Pittsburgh was named as one of the most livable cities in the United States by the Intelligence Unit of The Economist magazine. That title makes many residents proud, but who exactly is the city "livable" for?
Decades of industrial power and production made Pittsburgh into the steel capital of the world, beginning in the late 19th century. However, the city suffered a steep economic decline in the 1980s after America began importing more steel. Today, Pittsburgh is rebuilding with a new focus on research, technology and the arts. That's bringing prosperity for some, but is displacing some long-term residents and threatening the identity of established — and even historic — neighborhoods.
On Tuesday, March 8, I'm heading to Pittsburgh to focus on these issues with the people who know the city best. In collaboration with Pittsburgh member station WESA.
Going There: Reinventing the American City will feature a night of lively storytelling with established residents and passionate newcomers, music and more. We will also take the conversation to social media with a live Twitter chat, beginning at 6 p.m. ET with the hashtag #LivableCity. Stay tuned after the Twitter chat for a live video stream of the event which you can watch here.
Featured Twitter Guests:
Betty Cruz @WelcomingPGH, deputy chief of special initiatives in the office of Pittsburgh Mayor William Peduto. One of the projects she manages is Welcoming Pittsburgh, an initiative focused on improving the lives of immigrants in the community.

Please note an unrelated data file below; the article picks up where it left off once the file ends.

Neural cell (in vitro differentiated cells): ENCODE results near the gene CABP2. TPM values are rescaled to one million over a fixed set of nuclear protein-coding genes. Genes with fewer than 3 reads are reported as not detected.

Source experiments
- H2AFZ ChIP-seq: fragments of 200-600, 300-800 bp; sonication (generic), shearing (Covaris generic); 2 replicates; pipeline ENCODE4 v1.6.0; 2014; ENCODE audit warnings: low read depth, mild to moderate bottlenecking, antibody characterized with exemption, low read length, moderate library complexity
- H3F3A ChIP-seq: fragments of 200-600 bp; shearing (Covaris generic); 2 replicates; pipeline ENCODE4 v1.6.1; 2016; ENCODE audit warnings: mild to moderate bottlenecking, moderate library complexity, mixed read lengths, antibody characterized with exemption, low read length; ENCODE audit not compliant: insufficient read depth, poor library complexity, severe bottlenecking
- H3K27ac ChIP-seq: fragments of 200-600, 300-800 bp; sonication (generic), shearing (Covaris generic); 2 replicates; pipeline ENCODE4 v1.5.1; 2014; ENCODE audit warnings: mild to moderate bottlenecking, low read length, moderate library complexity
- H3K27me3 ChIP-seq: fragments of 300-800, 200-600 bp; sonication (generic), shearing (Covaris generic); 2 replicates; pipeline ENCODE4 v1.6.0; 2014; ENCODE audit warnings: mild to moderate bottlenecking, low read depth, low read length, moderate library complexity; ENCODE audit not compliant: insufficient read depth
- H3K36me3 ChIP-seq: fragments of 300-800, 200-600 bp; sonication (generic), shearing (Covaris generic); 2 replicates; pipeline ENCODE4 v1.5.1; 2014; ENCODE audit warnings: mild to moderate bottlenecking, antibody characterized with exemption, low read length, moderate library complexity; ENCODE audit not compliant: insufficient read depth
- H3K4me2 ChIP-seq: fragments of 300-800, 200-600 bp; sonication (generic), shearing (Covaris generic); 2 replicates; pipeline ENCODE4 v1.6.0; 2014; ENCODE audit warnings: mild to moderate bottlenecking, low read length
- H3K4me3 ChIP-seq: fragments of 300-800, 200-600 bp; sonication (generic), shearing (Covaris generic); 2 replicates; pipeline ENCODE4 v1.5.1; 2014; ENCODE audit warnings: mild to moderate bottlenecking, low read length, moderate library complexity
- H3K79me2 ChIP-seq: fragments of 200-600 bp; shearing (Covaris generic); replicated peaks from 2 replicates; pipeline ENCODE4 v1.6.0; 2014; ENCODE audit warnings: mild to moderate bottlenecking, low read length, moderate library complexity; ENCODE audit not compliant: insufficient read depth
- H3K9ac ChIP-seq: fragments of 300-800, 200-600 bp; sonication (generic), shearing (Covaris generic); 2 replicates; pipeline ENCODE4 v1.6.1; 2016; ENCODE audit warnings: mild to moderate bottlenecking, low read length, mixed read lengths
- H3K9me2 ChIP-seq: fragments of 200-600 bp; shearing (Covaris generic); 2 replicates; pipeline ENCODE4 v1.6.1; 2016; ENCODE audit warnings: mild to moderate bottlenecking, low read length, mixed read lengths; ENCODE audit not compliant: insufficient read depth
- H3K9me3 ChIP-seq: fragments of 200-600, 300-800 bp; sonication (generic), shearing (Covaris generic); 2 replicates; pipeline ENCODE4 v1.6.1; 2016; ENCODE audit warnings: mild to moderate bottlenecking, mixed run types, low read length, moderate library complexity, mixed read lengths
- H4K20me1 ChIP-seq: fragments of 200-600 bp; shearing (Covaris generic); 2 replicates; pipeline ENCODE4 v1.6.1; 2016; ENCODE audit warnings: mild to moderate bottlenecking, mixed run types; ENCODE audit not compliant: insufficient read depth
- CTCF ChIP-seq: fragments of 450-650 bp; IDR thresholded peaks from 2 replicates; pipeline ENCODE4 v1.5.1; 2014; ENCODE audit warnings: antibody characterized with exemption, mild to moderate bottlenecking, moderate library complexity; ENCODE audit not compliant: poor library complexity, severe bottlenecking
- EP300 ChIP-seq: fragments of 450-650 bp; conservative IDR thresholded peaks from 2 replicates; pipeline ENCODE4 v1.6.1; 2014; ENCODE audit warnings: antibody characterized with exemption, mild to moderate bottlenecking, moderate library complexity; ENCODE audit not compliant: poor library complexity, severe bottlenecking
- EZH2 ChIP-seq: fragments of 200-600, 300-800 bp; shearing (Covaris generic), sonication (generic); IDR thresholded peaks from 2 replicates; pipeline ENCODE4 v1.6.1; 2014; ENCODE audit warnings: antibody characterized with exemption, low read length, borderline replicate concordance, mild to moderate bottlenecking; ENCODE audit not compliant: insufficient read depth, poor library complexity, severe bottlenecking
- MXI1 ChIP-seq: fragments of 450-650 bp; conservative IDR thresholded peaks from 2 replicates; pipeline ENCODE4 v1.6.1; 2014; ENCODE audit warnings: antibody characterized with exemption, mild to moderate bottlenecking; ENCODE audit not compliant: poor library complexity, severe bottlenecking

Sue Kerr @PghLesbian24, founder and editor-in-chief of Pittsburgh Lesbian Correspondents blog. She is also currently curating the #AMPLIFY project, an archive of Q&A posts with queer and trans neighbors from the 26 counties of Western Pennsylvania.
Featured Live Panelists:
LaToya Ruby Frazier is a photographer and visual artist with a focus on a range of topics including rustbelt revitalization, environmental justice and family history. Frazier was a 2015 recipient of the John D. and Catherine T. MacArthur Foundation Fellowship, also known as the MacArthur "genius" fellowship.
Bill Generett Jr. is president and CEO of Urban Innovation21, a partnership that links successful innovation economy clusters with the needs of inner-city communities.
Chris Ivey is an award-winning filmmaker, known internationally for his documentary series East of Liberty, which focuses on race, class and gentrification fears in Pittsburgh.
Eve Picker is the founder and president of Small Change, a real estate equity crowd-funding portal to help fund transformational real estate projects.
Tara Sherry-Torres is the founder and chief creative officer at Café Con Leche, a Latino lifestyle brand that curates experiences using art, food and digital media.